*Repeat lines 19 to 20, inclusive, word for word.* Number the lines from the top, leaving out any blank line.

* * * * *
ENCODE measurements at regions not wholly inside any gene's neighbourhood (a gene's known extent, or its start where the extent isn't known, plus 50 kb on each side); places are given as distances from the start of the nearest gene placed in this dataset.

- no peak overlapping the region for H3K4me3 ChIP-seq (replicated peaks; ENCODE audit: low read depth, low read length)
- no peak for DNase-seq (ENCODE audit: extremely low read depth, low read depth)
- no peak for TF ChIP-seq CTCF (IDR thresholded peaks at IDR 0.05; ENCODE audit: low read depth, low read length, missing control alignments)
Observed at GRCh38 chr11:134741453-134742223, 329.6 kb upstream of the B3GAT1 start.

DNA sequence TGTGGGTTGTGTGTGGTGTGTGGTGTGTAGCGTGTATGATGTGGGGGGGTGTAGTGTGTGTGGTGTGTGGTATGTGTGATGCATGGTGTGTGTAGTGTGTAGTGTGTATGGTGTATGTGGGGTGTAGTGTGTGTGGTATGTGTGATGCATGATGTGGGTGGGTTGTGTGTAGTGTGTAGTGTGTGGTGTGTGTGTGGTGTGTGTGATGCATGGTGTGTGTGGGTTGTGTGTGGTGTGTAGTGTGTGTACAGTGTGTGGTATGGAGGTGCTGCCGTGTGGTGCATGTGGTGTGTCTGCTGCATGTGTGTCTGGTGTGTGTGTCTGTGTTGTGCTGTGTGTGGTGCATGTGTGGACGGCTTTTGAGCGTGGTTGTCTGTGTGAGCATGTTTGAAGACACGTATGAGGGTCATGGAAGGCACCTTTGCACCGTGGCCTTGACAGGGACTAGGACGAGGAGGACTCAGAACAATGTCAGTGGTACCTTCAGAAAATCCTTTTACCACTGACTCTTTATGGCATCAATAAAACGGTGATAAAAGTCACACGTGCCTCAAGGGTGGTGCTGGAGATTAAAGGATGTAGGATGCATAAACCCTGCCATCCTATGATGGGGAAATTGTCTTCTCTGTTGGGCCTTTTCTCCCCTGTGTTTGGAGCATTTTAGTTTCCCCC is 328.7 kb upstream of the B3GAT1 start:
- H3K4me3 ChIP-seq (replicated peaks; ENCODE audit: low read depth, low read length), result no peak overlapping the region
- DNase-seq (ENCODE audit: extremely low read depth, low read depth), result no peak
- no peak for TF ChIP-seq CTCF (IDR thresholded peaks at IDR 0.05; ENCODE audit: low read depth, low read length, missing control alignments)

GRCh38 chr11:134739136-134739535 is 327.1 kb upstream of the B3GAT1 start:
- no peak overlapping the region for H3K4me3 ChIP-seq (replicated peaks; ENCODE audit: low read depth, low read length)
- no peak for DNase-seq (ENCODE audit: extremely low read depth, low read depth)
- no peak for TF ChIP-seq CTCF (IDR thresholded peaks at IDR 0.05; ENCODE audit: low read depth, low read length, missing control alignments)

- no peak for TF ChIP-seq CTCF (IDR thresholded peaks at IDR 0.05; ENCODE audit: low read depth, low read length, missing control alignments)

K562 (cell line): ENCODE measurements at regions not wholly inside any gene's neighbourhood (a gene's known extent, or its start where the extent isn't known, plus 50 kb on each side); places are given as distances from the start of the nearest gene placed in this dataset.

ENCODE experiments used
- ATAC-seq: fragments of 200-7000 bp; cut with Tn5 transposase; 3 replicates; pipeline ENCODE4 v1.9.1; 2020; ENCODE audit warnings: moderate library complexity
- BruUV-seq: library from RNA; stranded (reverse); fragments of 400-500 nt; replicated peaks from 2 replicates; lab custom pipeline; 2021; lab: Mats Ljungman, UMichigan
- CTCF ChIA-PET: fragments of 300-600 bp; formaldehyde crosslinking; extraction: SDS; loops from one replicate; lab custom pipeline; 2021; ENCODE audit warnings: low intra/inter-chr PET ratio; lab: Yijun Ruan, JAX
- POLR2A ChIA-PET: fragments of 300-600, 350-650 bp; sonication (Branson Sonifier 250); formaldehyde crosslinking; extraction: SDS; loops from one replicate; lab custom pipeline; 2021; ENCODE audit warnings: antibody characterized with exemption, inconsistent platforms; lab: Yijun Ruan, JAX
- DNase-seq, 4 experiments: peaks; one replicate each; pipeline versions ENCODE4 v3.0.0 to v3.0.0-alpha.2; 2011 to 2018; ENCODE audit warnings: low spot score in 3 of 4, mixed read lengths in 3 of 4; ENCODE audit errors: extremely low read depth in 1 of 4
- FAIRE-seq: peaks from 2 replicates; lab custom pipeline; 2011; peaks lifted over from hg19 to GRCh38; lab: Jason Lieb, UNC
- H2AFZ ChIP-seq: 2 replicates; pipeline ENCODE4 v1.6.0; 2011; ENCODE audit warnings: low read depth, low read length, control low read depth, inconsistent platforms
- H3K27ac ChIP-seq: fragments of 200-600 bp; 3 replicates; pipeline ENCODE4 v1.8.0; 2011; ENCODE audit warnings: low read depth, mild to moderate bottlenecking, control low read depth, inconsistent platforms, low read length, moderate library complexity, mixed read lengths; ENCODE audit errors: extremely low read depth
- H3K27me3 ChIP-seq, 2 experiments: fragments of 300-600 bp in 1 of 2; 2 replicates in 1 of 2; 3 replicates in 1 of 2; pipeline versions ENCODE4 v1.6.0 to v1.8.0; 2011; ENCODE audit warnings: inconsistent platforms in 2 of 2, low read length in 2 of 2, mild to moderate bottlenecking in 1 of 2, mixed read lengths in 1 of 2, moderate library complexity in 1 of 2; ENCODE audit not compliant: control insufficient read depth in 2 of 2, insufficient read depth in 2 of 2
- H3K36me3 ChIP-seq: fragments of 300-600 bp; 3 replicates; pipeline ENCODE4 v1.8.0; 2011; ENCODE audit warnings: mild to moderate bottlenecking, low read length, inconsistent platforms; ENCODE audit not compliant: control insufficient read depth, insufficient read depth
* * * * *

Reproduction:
- CTCF ChIA-PET: fragments of 300-600 bp; formaldehyde crosslinking; extraction: SDS; loops from one replicate; lab custom pipeline; 2021; ENCODE audit warnings: low intra/inter-chr PET ratio; lab: Yijun Ruan, JAX
- POLR2A ChIA-PET: fragments of 300-600, 350-650 bp; sonication (Branson Sonifier 250); formaldehyde crosslinking; extraction: SDS; loops from one replicate; lab custom pipeline; 2021; ENCODE audit warnings: antibody characterized with exemption, inconsistent platforms; lab: Yijun Ruan, JAX